Fun from the Past, Hope for the Future – Jim & Tricia Richardson

 Jim and Tricia Richardson IBOs since 1989 | Founders Diamond After adopting their daughter Megan from Russia, Jim and Tricia Richardson could not stop thinking about the orphaned children they had left behind. So they went back to Russia, and adopted their daughter Haley.

Still, they wanted to do more.

They knew they could not solve the global problem of parentless children, but they did want to be part of a solution. Realizing that one of the barriers to adoption is financial, they started a foundation to help defray the cost for others wanting to adopt. To raise funds, they built a 1950s tourist attraction in Indiana complete with diner, theater, and gas station. Visitors make donations, and all proceeds support $1,000 grants for adoptive families.

Today, they regularly receive notes thanking them for their support. “I’m proud every time someone sends me a picture of the children they’ve just adopted,” says Jim. “I just wish I would have done more and sooner.”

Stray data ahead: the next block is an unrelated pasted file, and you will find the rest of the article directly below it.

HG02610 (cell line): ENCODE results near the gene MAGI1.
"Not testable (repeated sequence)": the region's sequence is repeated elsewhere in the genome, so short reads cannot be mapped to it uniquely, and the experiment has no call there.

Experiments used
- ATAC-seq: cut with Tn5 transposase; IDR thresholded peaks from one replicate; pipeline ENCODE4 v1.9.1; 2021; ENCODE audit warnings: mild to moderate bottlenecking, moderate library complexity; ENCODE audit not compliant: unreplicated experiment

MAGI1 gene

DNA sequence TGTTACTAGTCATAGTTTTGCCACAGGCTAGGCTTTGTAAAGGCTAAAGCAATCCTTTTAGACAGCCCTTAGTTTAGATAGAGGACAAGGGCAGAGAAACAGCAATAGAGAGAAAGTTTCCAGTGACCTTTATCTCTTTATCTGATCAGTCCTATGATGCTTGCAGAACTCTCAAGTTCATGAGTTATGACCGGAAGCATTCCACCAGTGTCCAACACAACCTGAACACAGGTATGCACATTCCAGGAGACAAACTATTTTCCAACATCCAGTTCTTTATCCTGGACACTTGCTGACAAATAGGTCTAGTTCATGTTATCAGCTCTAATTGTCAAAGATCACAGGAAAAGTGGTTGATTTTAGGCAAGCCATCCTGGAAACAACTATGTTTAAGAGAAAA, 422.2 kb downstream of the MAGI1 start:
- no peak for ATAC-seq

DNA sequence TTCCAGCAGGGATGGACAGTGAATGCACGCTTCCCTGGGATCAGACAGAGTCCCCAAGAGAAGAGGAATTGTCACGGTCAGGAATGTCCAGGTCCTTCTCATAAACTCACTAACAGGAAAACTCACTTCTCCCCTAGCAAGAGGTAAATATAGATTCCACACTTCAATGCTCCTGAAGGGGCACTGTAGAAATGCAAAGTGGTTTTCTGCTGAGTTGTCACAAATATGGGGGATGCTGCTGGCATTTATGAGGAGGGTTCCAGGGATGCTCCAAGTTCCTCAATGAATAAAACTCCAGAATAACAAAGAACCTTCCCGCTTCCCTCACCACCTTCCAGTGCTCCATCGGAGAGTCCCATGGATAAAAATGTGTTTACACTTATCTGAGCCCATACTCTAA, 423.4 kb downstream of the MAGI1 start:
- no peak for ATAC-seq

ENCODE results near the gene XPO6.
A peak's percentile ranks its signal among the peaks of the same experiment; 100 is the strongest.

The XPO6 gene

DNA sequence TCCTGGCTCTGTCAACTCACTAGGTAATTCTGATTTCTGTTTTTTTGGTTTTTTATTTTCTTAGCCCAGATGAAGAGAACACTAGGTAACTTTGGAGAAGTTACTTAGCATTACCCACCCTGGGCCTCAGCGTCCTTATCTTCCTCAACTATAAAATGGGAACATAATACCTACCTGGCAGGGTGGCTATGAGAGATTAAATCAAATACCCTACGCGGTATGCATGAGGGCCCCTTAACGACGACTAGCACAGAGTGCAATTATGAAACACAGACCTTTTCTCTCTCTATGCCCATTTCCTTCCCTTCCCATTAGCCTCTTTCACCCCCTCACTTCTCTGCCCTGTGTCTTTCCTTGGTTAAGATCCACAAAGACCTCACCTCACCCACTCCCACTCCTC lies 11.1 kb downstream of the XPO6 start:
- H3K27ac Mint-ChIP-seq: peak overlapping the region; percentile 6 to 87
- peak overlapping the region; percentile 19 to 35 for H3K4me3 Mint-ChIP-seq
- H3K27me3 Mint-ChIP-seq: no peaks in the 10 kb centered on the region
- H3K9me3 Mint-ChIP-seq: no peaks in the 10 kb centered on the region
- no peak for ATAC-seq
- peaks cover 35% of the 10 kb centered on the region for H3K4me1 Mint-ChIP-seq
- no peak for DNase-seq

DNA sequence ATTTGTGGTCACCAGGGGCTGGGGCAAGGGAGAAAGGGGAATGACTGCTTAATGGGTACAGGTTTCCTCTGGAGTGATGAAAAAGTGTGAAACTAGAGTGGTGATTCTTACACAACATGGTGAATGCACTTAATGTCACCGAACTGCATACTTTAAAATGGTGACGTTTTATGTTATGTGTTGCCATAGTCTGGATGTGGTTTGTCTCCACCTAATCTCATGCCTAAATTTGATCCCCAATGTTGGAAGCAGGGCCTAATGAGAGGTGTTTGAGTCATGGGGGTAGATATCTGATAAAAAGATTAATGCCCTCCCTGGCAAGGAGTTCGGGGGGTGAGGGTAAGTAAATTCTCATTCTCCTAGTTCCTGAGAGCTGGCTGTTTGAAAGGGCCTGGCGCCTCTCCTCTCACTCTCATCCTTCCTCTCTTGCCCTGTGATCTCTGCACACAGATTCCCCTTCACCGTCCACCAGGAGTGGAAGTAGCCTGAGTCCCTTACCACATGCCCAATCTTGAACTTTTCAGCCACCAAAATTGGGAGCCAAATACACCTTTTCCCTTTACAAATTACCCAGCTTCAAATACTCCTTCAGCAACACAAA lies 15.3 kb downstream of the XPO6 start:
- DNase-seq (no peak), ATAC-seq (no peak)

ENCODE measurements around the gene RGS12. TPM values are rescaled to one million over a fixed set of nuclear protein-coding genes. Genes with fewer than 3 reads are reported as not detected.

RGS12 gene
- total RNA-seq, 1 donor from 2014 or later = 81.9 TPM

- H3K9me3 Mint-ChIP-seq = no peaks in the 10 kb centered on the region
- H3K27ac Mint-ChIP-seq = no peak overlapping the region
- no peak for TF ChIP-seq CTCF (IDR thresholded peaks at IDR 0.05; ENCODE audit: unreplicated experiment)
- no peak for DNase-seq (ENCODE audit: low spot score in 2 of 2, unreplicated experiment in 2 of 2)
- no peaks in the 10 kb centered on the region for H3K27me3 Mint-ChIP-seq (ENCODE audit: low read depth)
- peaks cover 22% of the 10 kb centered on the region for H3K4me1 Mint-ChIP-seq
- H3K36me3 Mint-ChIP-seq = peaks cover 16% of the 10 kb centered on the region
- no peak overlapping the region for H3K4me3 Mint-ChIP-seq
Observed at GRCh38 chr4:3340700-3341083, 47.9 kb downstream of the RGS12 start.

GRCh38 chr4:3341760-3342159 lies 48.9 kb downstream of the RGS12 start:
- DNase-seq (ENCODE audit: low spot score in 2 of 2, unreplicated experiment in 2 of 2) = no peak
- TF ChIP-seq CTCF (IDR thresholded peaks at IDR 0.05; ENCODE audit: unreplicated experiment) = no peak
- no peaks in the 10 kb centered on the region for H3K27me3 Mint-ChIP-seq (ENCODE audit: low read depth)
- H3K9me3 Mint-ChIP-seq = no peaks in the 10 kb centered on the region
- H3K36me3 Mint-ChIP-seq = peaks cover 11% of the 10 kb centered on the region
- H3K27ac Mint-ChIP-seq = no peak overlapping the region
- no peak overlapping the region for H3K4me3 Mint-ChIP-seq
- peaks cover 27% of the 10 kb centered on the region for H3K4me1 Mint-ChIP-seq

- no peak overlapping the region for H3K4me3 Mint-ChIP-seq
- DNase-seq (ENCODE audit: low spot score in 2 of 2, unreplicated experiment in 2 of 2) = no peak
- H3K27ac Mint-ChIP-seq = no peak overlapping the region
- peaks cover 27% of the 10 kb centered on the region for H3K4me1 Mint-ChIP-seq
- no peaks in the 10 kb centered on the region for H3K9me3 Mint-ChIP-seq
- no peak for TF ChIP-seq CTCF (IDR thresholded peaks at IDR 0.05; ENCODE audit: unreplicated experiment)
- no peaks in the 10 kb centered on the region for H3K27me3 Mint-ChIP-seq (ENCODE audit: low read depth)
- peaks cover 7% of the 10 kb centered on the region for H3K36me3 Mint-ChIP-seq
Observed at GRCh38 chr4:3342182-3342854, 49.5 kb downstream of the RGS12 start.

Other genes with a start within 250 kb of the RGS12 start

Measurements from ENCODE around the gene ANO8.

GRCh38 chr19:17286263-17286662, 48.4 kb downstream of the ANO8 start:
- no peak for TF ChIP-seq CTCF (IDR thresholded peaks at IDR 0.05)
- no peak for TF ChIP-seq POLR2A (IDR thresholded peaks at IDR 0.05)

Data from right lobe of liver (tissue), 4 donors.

Jim and Tricia say their AMWAY business has helped them to provide for their family, adopt two beautiful daughters, raise adoption awareness, and help other families adopt with time left over to cruise the ’50s town with adult daughter Stephanie and her family.



The average monthly gross income earned by “active” IBOs was $115 (U.S.)/$181 (CAN.).

The percentage of IBOs who achieved Double Diamond and above qualification in FY08 was .0038%.

Based on an independent survey during 2001, approximately 66% of all IBOs of record were found to be active. “Active” means an IBO attempted to make a retail sale, or presented the Amway Global Independent Business Owner Compensation Plan, or received bonus money, or attended a company or IBO meeting in the year 2000.

“Gross Income” means the amount received from retail sales, minus the cost of goods sold, plus the amount of Performance Bonus retained. There may be significant business expenses, mostly discretionary, that may be greater in relation to income in the first years of operation. The success depicted may reflect income and investments outside the IBO Plan.

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